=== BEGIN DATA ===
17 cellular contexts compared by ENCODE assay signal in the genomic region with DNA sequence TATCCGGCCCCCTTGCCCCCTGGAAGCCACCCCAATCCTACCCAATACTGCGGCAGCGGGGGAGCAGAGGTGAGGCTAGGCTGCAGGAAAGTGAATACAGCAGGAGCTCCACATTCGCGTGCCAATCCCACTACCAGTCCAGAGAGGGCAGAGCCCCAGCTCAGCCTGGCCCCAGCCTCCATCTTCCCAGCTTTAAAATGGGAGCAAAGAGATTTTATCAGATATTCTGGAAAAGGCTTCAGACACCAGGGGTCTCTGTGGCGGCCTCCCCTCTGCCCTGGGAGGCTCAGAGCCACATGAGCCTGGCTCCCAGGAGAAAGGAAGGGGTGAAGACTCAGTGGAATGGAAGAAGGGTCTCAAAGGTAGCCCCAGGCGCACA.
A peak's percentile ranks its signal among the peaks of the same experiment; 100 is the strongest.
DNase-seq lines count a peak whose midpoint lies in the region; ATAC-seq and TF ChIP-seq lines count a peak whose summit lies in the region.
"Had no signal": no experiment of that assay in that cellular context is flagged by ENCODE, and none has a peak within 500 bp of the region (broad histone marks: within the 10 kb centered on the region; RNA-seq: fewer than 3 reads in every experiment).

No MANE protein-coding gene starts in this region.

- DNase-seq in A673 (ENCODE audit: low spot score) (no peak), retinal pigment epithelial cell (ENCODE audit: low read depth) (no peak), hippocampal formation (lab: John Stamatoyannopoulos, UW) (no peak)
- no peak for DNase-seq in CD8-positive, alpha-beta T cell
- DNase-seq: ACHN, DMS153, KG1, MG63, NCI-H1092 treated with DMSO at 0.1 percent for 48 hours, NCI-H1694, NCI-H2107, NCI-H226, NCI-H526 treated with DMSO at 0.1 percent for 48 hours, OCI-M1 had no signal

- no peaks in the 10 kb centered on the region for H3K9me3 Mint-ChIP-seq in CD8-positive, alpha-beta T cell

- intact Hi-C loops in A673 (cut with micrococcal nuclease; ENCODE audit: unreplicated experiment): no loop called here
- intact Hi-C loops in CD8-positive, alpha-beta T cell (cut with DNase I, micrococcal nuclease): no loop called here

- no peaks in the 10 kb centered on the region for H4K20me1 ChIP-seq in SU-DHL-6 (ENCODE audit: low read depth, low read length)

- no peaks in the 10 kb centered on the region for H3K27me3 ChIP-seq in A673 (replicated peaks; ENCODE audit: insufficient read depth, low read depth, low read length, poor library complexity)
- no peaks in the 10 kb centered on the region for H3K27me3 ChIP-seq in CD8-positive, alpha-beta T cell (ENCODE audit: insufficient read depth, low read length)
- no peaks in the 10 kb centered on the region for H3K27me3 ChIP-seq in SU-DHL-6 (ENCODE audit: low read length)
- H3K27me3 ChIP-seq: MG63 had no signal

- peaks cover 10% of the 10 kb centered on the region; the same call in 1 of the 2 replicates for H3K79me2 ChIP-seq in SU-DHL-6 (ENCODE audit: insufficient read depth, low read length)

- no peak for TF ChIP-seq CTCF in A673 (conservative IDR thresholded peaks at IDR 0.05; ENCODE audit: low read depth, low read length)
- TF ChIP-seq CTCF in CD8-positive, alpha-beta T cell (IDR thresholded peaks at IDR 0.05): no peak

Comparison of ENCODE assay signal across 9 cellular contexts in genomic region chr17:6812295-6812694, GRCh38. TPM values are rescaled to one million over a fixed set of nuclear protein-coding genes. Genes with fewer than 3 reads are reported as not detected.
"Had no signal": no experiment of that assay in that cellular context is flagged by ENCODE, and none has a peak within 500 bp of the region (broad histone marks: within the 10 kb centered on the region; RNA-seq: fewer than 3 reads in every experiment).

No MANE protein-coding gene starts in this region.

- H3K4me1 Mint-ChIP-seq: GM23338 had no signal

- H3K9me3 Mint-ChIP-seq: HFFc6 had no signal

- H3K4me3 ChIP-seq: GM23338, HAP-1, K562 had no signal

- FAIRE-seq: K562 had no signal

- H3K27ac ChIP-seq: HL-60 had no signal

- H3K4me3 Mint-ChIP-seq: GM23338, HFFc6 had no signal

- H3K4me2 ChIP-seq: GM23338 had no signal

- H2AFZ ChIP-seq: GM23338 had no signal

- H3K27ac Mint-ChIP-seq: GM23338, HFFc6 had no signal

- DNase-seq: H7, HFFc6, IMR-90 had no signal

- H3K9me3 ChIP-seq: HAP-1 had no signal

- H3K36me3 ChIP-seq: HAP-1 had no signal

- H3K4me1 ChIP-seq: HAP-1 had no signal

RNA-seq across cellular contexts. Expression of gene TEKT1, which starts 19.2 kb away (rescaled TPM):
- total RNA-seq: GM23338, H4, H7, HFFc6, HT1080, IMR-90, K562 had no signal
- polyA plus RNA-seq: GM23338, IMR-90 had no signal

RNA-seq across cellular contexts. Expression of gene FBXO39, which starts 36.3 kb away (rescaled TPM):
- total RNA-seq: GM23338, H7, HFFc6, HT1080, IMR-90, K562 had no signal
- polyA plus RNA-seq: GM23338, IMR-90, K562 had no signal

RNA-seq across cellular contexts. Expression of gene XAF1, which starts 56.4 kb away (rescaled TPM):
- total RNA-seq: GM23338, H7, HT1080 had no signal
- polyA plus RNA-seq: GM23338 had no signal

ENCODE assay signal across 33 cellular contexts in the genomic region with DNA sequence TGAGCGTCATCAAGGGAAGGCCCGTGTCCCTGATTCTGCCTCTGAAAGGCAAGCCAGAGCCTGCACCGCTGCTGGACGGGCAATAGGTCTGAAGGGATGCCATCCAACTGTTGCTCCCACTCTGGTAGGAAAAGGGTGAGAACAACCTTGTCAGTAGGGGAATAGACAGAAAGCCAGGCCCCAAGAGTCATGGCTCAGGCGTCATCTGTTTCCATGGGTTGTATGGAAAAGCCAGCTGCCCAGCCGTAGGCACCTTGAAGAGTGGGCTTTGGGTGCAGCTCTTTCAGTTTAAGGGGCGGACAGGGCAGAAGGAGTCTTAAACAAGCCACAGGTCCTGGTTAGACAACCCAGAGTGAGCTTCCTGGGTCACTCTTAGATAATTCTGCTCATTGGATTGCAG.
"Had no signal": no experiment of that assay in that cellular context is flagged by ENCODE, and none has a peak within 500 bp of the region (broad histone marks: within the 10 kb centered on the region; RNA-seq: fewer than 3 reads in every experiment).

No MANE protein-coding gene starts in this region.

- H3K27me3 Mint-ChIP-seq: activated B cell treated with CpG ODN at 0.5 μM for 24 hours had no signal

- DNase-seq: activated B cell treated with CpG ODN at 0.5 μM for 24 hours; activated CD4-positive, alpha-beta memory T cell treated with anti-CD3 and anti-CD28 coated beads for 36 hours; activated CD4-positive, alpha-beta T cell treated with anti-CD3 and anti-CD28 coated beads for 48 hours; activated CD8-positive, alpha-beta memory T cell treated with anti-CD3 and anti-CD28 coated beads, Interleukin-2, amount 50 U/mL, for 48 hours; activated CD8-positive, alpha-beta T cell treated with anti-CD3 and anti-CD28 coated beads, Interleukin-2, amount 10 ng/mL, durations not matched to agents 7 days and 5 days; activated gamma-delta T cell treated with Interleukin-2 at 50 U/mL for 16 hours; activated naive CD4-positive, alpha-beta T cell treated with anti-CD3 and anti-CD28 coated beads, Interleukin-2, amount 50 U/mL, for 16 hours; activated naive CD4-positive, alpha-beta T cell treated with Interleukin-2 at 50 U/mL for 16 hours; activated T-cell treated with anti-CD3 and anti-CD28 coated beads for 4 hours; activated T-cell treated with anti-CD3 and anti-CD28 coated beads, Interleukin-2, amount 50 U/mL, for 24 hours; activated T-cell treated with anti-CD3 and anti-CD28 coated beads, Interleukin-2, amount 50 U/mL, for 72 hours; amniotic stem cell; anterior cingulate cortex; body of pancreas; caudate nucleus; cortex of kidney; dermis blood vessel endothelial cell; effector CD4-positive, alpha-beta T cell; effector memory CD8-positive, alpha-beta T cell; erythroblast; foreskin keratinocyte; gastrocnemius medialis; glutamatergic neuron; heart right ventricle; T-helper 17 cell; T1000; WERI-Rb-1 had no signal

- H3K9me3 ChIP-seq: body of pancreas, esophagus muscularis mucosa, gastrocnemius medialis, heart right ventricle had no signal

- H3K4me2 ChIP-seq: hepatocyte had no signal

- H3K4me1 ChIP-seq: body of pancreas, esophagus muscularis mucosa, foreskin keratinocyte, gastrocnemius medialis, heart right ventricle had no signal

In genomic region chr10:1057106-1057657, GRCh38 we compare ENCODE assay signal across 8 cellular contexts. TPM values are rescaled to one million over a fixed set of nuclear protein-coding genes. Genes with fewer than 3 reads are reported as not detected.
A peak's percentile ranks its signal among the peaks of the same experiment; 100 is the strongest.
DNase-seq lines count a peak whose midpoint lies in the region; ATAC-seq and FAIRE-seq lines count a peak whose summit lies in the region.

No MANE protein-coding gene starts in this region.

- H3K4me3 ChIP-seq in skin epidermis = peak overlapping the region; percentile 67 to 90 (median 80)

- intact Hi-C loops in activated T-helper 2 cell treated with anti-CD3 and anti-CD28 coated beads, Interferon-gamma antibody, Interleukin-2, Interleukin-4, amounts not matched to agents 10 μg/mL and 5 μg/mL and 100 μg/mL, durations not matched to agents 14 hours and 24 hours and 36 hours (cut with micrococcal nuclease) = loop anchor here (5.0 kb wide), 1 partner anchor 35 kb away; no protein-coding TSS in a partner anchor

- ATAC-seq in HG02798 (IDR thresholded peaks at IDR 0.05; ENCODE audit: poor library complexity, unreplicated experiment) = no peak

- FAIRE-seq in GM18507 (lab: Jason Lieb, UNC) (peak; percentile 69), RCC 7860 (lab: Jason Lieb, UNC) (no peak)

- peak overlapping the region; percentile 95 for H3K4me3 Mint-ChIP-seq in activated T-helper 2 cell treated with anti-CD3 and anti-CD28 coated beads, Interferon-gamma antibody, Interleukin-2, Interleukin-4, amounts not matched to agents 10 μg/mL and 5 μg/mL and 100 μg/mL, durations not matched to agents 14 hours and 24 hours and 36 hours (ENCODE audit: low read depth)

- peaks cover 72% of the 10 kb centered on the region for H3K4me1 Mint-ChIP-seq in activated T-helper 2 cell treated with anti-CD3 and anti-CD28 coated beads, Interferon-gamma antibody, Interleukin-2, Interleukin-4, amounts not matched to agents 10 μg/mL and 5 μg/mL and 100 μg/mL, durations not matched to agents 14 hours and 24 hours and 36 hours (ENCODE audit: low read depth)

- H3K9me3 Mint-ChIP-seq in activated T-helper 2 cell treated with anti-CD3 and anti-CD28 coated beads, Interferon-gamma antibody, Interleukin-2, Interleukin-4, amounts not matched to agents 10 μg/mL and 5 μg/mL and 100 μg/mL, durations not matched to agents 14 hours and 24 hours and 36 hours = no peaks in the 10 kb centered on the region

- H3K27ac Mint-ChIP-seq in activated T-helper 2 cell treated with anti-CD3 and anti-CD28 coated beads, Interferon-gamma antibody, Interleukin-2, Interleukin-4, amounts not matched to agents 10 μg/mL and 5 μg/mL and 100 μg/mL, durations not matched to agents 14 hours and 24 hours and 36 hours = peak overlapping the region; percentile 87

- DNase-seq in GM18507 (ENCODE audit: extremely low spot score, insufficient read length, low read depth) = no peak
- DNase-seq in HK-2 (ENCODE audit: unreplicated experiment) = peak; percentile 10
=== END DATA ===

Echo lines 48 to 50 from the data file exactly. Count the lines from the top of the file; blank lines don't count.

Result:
- H3K27me3 Mint-ChIP-seq: activated B cell treated with CpG ODN at 0.5 μM for 24 hours had no signal

- DNase-seq: activated B cell treated with CpG ODN at 0.5 μM for 24 hours; activated CD4-positive, alpha-beta memory T cell treated with anti-CD3 and anti-CD28 coated beads for 36 hours; activated CD4-positive, alpha-beta T cell treated with anti-CD3 and anti-CD28 coated beads for 48 hours; activated CD8-positive, alpha-beta memory T cell treated with anti-CD3 and anti-CD28 coated beads, Interleukin-2, amount 50 U/mL, for 48 hours; activated CD8-positive, alpha-beta T cell treated with anti-CD3 and anti-CD28 coated beads, Interleukin-2, amount 10 ng/mL, durations not matched to agents 7 days and 5 days; activated gamma-delta T cell treated with Interleukin-2 at 50 U/mL for 16 hours; activated naive CD4-positive, alpha-beta T cell treated with anti-CD3 and anti-CD28 coated beads, Interleukin-2, amount 50 U/mL, for 16 hours; activated naive CD4-positive, alpha-beta T cell treated with Interleukin-2 at 50 U/mL for 16 hours; activated T-cell treated with anti-CD3 and anti-CD28 coated beads for 4 hours; activated T-cell treated with anti-CD3 and anti-CD28 coated beads, Interleukin-2, amount 50 U/mL, for 24 hours; activated T-cell treated with anti-CD3 and anti-CD28 coated beads, Interleukin-2, amount 50 U/mL, for 72 hours; amniotic stem cell; anterior cingulate cortex; body of pancreas; caudate nucleus; cortex of kidney; dermis blood vessel endothelial cell; effector CD4-positive, alpha-beta T cell; effector memory CD8-positive, alpha-beta T cell; erythroblast; foreskin keratinocyte; gastrocnemius medialis; glutamatergic neuron; heart right ventricle; T-helper 17 cell; T1000; WERI-Rb-1 had no signal

- H3K9me3 ChIP-seq: body of pancreas, esophagus muscularis mucosa, gastrocnemius medialis, heart right ventricle had no signal